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In the world of startups we have been obsessed with failure. And learning. Or what Mick Liubinskas from muru-D calls “flearning”. You will, no doubt, have heard of the concept of “fail-fast” – a term borrowed from system design and applied to software engineering – where the focus is on fast, iterative design that irons out errors through the process of repetition and improvement. But failure comes with risk and with stigma. And no matter how bravely we celebrate our failures, as 99dresses founder, Nikki Durkin points out, “luck and timing are often huge factors in success and failure.”

So I was interested to see the way that this infographic by MaryEllen Tribby focuses not on the outcomes of success or failure – but on the attributes and behaviours of the individual. And I am wondering – if we are honest – could we find a way to disrupt failure on our way to being successful. Is there a way to observe and recognise some of our own behaviours and then work to move them from the right hand side (yellow/unsuccessful) to the left (green/successful)?

And beyond that, what if we moved beyond platitudes (and infographics), and ACTED ON some of these things. Or all of them? I am going to give it a try. I’m going to spend 30 minutes a day carrying out actions from the green side. And I will let you know how I go. Perhaps disrupting failure is the secret to success. Time will tell.

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Bye, Bye Buyosphere – A journey of disruption, disrupted

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Focusing on the customer journey is never easy. After all, customers are fickle, transitory, loyal and contradictory. I am somebody’s customer. You are. We are all somebody’s customer. And being a customer is an emotional experience. We buy on whim, impulse or trigger. We may plan, research and save as long as we like, but decisions can be swayed by friends, connections, a good salesperson. Or even a lingering smell.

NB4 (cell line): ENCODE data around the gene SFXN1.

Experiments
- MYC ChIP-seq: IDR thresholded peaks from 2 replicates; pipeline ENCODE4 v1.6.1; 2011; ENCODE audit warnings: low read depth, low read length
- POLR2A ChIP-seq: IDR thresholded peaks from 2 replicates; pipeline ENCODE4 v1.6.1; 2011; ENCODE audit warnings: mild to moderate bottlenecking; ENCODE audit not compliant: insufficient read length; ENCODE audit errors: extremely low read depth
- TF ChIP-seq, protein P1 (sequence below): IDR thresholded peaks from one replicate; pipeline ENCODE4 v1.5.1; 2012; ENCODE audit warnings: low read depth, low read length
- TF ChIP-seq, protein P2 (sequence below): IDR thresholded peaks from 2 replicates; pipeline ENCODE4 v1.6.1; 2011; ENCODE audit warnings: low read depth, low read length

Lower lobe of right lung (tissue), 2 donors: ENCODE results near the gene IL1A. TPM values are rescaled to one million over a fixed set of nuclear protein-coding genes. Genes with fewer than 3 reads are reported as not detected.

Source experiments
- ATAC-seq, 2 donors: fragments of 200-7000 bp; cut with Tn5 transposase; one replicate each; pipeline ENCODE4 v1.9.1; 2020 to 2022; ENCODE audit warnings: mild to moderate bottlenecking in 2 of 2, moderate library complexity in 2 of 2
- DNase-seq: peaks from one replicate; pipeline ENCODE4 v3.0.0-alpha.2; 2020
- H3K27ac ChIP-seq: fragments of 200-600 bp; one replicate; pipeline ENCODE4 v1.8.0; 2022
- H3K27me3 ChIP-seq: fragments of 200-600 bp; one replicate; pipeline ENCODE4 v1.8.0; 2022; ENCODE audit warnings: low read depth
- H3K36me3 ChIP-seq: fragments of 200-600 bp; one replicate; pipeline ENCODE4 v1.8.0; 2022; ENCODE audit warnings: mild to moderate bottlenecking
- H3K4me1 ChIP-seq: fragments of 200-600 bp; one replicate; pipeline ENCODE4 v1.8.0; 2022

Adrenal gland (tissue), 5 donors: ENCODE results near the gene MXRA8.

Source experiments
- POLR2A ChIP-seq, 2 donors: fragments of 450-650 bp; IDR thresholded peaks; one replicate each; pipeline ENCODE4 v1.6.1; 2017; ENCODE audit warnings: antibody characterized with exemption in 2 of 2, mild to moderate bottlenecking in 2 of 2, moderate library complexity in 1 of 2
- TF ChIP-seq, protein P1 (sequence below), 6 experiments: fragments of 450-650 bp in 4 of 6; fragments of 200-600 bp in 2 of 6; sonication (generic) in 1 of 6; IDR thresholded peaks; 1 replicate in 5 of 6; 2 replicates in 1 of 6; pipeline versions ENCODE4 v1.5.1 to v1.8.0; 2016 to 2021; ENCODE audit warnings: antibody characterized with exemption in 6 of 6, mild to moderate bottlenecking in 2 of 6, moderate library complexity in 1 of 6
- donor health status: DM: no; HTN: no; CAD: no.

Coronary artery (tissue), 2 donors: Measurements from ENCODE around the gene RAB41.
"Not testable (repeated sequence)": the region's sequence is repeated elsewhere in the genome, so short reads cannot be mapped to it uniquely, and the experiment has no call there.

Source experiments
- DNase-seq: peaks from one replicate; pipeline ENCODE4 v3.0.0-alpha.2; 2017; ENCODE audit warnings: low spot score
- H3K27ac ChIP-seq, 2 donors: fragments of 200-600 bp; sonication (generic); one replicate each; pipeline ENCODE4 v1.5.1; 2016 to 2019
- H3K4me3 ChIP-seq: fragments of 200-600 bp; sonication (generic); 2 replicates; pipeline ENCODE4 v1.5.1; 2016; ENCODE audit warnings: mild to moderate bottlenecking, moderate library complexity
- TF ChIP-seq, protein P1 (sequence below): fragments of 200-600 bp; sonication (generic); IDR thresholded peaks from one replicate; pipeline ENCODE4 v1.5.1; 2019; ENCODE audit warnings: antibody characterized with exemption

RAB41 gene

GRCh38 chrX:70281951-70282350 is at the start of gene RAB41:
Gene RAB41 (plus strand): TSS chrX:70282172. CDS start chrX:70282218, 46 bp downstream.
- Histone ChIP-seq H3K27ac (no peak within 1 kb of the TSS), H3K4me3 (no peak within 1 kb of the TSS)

But knowing this doesn’t make easy for businesses – even marketers don’t make it easy for marketers. With every click, interaction and purchase, with every review, tweet, blog post or call, connected consumers like us are shaving away the stubble of established brands. We are eroding the protective layers that brands have built up over time to insulate themselves from us.

We know this has been happening for some time. It is a shift of power in the buying process away from brands to consumers. It is digital disruption in its purest form – connected consumers tapping into the opportunities and power of the internet to out flank the efforts of brands. And helping us to chart this disruption – indeed helping us to move from idea to practice, has been Tara Hunt, author of (amongst other things) The Whuffie Factor, coworking pioneer and theorist (in a very accessible way). In many ways, Tara has been a harmonising voice in a technology dominated world – reminding us that its the people that matter most.

Tara’s 2009 presentation on vendor relationship management has influenced the thinking of many (or even found its way into the thinking of many surreptitiously), including myself. But never content to let ideas percolate in isolation, Tara  went beyond the theory into practice, bootstrapping and launching Buyosphere, a fashion suggestion and style matching website. I can remember signing up myself, wondering how it may work out here in Australia. It was an idea ahead of its time.

In late 2012, after growing and struggling to scale, Tara stepped out of Buyosphere, taking a role with Toronto based communications and engagement company, MSLGROUP. As she explained at the time, “If we were going down, let’s go down in a blaze of glory. Or at least with a product we could be proud of.”

Yesterday, in classic style, Tara shared the next stage of the journey – saying goodbye to Buyosphere:

Once upon a time there were three startup founders who had a dream. They were going to build something that solved fashion search. And they spent 3 years of their lives, their entire savings and pretty much all of their energy on it. Fortunately, they built something great and learned a whole bunch. Unfortunately, they ran out of money, time and energy and had to go back to work and once they abandoned the site, it never took off. xoxo Buyosphere. We love you.